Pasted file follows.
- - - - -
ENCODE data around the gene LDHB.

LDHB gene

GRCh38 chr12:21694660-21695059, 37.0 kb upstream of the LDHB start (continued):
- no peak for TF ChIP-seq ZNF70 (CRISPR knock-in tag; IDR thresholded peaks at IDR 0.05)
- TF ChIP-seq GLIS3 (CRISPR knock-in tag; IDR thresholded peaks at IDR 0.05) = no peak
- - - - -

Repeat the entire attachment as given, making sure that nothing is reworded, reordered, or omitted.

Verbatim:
ENCODE data around the gene LDHB.

LDHB gene

GRCh38 chr12:21694660-21695059, 37.0 kb upstream of the LDHB start (continued):
- no peak for TF ChIP-seq ZNF70 (CRISPR knock-in tag; IDR thresholded peaks at IDR 0.05)
- TF ChIP-seq GLIS3 (CRISPR knock-in tag; IDR thresholded peaks at IDR 0.05) = no peak